Know the Laws and Etiquette for Parking Your Scooter
Scooters may be a great alternative to driving a car, as they are more economical, get better gas mileage and require less space to park, says Kelley Blue Book. But, does that mean you can park a scooter anywhere? What are the laws and unwritten rules a scooter driver has to follow when it comes to parking?
Know the Laws
States have slightly different laws regarding how to park a scooter, and it’s important to know what they are before hitting the road. According to 20-year rider Kristin Donovan, creator of ScooterLust.com and an IT officer for the Vespa Club of Seattle, states usually have riding manuals and city websites that provide information about local laws. Additionally, Donovan suggests taking the motorcycle safety course from an organization like the Motorcycle Safety Foundation, as it teaches you the legally correct way to park vehicles on two wheels – no matter where you are or what they are.
In general, adds Donovan, scooters can park on the street, but usually not on the sidewalk. “It’s illegal to park on the sidewalk everywhere I know of, but cities vary in their enforcement,” she says. “Generally, it’s a bad idea to park on the sidewalk anyway, since you’d need to drive on the sidewalk to get to the parking spot, which is very dangerous for pedestrians, bicyclists and yourself.”
Be Careful in Retail Lots
When parking in retail lots, such as those at a grocery store or mall, Donovan suggests that scooter drivers take extra caution. “I try to park as far away as possible or use the half-spots next to the shopping cart return,” she says. “Cars sometimes don’t see your scooter and whip into a parking spot, noticing too late that it’s occupied.”
Donovan notes that some retail establishments may be more relaxed about parking rules, but it’s important to only park in spots that don’t interfere with maneuvering space of other vehicles. But, even if you can fit next to a vehicle parked there, she says the striped area next to parking spots are always off-limits, as many are designed for mobility vehicles for people with disabilities.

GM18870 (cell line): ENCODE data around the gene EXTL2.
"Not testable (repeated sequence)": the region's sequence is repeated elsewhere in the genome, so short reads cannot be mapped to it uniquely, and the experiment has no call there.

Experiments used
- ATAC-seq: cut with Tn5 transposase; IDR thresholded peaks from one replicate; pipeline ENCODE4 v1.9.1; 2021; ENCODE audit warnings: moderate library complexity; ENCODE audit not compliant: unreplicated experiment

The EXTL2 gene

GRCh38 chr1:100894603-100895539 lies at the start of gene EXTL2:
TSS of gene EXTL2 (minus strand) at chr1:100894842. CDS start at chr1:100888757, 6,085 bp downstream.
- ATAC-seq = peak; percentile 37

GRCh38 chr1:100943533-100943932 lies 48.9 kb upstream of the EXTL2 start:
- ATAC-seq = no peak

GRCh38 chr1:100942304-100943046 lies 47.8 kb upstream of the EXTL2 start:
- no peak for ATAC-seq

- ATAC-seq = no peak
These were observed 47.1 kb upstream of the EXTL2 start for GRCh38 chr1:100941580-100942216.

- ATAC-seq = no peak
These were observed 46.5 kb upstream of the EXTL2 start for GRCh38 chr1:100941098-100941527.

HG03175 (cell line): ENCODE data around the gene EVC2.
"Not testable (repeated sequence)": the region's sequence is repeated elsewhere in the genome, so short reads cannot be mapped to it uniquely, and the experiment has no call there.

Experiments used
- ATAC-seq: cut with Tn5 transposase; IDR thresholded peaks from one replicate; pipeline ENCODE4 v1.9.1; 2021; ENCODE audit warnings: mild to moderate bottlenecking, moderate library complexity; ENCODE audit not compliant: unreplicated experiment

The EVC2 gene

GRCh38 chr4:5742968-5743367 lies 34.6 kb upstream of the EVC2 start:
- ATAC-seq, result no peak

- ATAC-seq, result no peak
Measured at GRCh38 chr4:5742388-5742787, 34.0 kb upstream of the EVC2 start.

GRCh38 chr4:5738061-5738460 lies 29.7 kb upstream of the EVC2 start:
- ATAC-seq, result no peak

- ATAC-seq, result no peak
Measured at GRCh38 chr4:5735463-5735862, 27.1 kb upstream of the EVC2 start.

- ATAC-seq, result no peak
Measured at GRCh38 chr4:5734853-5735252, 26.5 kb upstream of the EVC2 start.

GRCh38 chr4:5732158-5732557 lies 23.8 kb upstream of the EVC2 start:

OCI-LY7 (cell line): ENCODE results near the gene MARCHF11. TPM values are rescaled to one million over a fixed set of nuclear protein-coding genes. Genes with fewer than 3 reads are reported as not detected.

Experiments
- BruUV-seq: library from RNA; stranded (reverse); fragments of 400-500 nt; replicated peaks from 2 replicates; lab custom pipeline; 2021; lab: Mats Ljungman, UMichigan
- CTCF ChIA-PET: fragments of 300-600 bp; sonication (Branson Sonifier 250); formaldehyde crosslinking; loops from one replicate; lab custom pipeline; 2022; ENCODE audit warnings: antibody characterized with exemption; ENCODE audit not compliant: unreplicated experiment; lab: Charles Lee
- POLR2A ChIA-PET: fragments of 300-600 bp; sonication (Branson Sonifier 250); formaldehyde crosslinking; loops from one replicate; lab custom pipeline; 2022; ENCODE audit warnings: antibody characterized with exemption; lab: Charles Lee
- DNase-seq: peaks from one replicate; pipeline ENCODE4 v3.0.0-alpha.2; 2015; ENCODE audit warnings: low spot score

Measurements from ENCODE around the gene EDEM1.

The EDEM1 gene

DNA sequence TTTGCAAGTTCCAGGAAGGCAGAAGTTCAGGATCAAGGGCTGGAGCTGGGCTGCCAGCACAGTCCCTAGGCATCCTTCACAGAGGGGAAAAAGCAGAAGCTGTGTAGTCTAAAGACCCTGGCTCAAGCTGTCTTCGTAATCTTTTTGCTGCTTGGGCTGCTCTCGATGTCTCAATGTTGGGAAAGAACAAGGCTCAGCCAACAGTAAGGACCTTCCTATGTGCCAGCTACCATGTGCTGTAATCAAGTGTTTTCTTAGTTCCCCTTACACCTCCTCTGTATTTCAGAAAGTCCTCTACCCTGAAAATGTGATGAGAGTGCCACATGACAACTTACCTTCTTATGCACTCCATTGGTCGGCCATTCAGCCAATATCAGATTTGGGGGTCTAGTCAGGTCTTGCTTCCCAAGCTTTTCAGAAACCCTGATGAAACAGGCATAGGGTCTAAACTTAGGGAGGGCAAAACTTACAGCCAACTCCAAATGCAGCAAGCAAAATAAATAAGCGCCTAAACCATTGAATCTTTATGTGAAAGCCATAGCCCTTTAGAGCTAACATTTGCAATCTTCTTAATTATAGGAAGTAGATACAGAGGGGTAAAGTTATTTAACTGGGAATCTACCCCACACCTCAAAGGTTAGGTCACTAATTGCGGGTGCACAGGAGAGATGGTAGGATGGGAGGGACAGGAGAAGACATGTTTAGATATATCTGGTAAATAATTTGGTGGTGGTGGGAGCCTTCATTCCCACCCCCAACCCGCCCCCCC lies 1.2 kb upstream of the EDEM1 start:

Park in Paid City Lots
Paid city lots and parking garages in urban areas may have designated scooter and motorcycle parking. Donovan says these areas can be a good place to park your scooter, but you usually have to pay the same amount for a small scooter space as a standard car spot. If a commercial lot doesn’t have spots for two-wheeled vehicles, Donovan says you can park in a car space, but you should always have the front of your scooter facing out so the reflectivity of the headlight makes the vehicle more visible.
Learn the Gray Areas
While states have different laws in place for scooters and other motorized vehicles on two wheels, there are definitely some gray areas of which new riders might want to be aware. For example, even though it is usually legal to park a scooter in a standard car space, it may not always be the best idea. Donovan explains in one of her posts on ScooterLust.com that drivers in automobiles and trucks don’t always appreciate small vehicles taking up parking spots. More than once, she has had her scooter moved by a car driver who wanted the spot she was in – and it was not always a gentle gesture.
If possible, try to find parking specifically for two-wheeled vehicles, she says. Also, double-check the laws in your state, as in some places, such as Portland, Oregon, a scooter can actually share a space with a car if there is enough room.
Another questionable parking practice is squeezing between cars on a street when there are no lines to designate spots. In many places this is technically legal, says Donovan, but your scooter can get damaged when the cars around you need to pull out.
“So even though it’s legal to park in a car space nearly everywhere, scooter riders should do so at their own risk,” Donovan says.
Practice General Etiquette
Knowing proper scooter parking etiquette is something that comes with experience. In addition to taking a class, Donovan suggests talking to other riders about their experiences and setting the goal of being safe, instead of right, when it comes to the rules, laws and interacting with other drivers.
When parking a scooter in a public place, it is best to always practice general etiquette. “Whenever possible, try to park in a way that doesn’t make drivers angry,” recommends Donovan. “Use common sense and think about how your actions affect other drivers, regardless of vehicle.”